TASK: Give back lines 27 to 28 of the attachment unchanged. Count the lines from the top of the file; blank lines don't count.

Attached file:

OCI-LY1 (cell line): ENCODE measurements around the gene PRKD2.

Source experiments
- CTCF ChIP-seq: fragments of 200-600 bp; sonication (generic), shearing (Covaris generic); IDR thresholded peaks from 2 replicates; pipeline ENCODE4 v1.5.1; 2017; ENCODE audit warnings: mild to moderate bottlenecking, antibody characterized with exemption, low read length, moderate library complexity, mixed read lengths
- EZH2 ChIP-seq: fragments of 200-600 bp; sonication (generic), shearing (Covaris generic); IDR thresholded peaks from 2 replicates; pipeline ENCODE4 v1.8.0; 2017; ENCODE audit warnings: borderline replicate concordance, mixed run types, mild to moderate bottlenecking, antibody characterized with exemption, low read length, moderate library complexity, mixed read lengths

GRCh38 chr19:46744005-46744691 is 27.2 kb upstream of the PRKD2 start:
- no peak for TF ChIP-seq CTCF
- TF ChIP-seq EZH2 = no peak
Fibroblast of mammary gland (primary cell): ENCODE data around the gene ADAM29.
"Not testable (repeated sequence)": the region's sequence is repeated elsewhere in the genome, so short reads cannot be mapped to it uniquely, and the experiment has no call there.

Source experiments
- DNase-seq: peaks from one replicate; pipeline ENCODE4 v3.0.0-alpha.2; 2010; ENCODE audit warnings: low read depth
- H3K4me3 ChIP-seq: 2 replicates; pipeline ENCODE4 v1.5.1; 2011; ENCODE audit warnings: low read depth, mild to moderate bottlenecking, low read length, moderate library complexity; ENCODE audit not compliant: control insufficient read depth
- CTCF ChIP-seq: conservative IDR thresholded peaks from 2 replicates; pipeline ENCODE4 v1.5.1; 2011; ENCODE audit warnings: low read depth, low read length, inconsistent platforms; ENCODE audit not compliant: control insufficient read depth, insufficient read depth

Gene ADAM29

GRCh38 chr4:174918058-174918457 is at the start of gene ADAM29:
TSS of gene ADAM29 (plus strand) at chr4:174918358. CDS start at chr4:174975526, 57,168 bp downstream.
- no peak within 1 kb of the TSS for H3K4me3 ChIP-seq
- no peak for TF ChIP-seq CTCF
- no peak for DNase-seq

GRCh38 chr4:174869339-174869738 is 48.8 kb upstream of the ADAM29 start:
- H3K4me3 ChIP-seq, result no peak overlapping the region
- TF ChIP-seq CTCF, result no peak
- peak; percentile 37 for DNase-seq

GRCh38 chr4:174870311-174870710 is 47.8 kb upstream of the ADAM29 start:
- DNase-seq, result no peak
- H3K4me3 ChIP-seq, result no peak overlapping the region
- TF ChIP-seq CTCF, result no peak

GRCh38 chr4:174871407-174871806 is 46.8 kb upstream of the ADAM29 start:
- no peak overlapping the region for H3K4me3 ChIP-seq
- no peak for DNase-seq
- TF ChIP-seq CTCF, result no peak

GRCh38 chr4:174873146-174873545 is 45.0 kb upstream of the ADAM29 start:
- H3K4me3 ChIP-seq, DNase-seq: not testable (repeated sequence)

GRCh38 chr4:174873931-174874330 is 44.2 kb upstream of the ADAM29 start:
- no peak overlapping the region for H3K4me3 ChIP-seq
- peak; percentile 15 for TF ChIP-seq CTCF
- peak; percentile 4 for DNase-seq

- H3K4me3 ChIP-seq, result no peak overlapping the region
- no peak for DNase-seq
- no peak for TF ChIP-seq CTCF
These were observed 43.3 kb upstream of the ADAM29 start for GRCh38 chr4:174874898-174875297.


- TF ChIP-seq CTCF, result no peak

GRCh38 chr4:174871407-174871806 is 46.8 kb upstream of the ADAM29 start: